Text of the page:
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Nefertiti Communications: Unathi Memela

A natural networker draws on her strengths to grow a differentiated publicity company.

Juliet Pitman

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Unathi Memela of Neferttiti Communications

Intheir book Now, Discover Your Strengths, Marcus Buckingham and Donald Cliftonposit a simple idea: people perform at their best when they’re playing to theirstrengths. The authors also dispute the idea that any person can learn almostany skill and that a person’s greatestroom for growth lies in their areas of weakness. Everybody, they say, has a setof innate strengths and if they recognise and harness these they will enjoygreater success than if they were to expend their energy on trying to improvetheir areas of weakness. But, the authors say, because our society is obsessedwith weaknesses, most people take their strengths for granted and don’t developthem. So less than two out of ten people really harness their strengths.

Working thecontacts

UnathiMemela is among this tiny percentage. Early on she realised that something shedid naturally – networking with people – was a natural strength she couldharness to build a successful business. “I initially went to hotel school but Iwas always in trouble because I was always talking to people when I wasn’tsupposed to be,” she comments. Realising her career path lay in other areas,she went on to film school. “I got to know a lot of musicians and actors andI’d advise them about their media and how to promote themselves. It took awhile but it soon dawned on me that I was good at it and I could charge peopleto do it,” she says.

Finding aniche

Inrecognising her ability to connect with people, Memela hit on what was tobecome a successful business idea. Today she runs Nefertiti Communications andlists a host of local music artists and soccer stars in her talent / publicitymanagement stable, she has also done corporate videos for numerous governmentdepartments and produced the now well-known United Nations ‘Voices ofTolerance’ counter-xenophobia radio campaign. Thebusiness is currently divided into corporate communications, talent management/ publicity and TV production, but lately Memela has realised the importance oftargeting a niche audience. “I see a real gap in the South African market forpublicity / talent management. In this country, it hasn’t really developed as aserious industry in the way that it has in the United States for example, and Isee real potential in developing a comprehensive, strategic publicity serviceoffering,” she says.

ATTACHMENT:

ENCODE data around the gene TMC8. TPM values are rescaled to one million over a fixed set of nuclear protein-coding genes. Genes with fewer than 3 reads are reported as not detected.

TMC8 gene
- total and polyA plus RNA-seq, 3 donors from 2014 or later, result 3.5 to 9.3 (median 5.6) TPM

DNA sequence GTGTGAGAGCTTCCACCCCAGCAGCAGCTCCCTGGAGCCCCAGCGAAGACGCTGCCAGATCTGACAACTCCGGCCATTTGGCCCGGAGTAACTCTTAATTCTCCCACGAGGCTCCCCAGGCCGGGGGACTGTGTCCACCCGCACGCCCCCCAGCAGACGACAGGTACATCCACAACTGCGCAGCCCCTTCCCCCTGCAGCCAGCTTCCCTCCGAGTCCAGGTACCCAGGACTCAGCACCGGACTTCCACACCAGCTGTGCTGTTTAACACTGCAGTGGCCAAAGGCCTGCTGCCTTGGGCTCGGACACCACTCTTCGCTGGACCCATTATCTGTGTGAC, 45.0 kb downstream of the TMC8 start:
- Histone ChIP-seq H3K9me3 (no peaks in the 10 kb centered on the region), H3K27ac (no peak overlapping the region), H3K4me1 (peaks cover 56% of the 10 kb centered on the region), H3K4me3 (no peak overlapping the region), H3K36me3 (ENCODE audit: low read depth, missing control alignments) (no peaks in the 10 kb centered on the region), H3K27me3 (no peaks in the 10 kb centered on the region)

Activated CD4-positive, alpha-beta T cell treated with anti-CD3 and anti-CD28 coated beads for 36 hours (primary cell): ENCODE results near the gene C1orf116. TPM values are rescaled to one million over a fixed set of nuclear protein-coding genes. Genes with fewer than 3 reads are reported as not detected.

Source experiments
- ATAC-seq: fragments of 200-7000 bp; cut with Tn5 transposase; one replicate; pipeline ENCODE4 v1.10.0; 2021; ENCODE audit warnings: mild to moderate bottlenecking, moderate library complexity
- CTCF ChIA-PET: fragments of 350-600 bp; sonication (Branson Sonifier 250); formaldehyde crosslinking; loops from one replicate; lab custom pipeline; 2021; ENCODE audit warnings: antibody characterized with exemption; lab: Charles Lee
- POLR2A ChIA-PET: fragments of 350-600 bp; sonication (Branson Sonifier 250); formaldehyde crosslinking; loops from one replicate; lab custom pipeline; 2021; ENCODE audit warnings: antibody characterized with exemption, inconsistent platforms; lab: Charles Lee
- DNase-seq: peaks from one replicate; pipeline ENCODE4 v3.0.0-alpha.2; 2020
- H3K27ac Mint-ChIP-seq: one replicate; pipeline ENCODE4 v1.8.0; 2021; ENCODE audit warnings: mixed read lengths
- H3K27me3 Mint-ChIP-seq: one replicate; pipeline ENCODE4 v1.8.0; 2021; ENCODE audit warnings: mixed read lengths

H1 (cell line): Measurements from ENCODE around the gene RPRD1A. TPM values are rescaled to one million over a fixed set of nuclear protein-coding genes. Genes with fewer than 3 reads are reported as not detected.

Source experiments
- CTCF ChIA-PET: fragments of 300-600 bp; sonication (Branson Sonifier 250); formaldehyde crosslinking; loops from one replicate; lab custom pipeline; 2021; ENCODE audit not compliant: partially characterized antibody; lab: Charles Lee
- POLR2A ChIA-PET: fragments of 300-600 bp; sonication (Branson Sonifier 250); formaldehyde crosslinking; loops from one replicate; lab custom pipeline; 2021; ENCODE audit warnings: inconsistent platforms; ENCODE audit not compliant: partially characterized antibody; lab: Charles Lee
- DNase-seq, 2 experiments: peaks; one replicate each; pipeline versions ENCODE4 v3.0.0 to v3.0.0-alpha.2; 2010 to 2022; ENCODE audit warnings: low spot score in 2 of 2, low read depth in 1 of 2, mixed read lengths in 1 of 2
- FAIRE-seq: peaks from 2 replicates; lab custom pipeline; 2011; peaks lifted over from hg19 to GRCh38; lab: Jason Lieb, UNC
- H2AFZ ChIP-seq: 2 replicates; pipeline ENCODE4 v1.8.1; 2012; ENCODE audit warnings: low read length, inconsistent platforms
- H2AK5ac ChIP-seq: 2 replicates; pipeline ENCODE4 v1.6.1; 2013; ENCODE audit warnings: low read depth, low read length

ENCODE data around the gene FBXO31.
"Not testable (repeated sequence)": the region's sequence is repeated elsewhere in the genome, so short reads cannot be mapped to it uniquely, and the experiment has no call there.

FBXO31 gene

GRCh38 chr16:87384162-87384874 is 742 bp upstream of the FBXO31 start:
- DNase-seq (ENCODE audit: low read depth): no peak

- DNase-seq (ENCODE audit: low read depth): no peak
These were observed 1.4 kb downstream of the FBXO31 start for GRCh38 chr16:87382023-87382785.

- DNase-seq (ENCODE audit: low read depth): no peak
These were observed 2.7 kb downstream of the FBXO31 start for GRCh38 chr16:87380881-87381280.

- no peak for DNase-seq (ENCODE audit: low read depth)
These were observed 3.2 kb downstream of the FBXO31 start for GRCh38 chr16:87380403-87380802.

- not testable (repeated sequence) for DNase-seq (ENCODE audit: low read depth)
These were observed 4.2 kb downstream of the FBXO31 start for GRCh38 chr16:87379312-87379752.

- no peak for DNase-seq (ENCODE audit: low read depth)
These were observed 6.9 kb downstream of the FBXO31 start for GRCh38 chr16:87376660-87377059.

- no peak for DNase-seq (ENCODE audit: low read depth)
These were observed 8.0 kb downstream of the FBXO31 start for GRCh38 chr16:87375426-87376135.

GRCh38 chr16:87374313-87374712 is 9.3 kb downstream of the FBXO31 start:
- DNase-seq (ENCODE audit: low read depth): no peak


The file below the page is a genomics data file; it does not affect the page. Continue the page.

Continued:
Looking forgrowth

Witha host of local celebrities on her books, she’d also like to explore growthopportunities in Africa. “The market is wideopen there. There is definitely money to be made – just think about the boomingNigerian film and music industry. And in South Africa we are at an advantage because, relative to therest of Africa, we’re developed and haveaccess to the tools and expertise to make publicity work,” she says. Oneof Memela’s key challenges lies in convincing prospective clients thatpublicity management involves more than simply making a phone call to book aslot on a radio show. “Very often people don’t realise that your network ofcontacts is a valuable asset that not everyone has. They also don’t see thereal strategic value that you’re adding in managing their publicity. They don’tsee that it’s not just about getting their name out there into any publicspace, and that strategic consideration goes into managing their public imageand reputation,” she explains.

Doing itdifferently

Onthat point, she admits that the publicity industry is partly to blame for suchprevailing perceptions. “There is a general practice in the industry ofbombarding a massive group of people with information about a client. Manypractitioners believe that the only way to cut through the information overloadis to add to it, which is quite strange. More is not better. The most effectivecommunication involves providing a highly targeted group of people informationthat is relevant to them, not only relevant to the artist or celebrity you’repromoting,” she explains. Ofcourse to do that you have to develop an intimate knowledge of your database,of their likes and dislikes, of what will strike a chord with them. But, to getback to our original point, that’s Memela’s particular talent: “I love talkingto people. I love finding out about what makes them, as individuals, tick.Sure, I use it to the advantage of my business, but you know something, itreally doesn’t feel like work.”

Juliet Pitman is a features writer at Entrepreneur Magazine.

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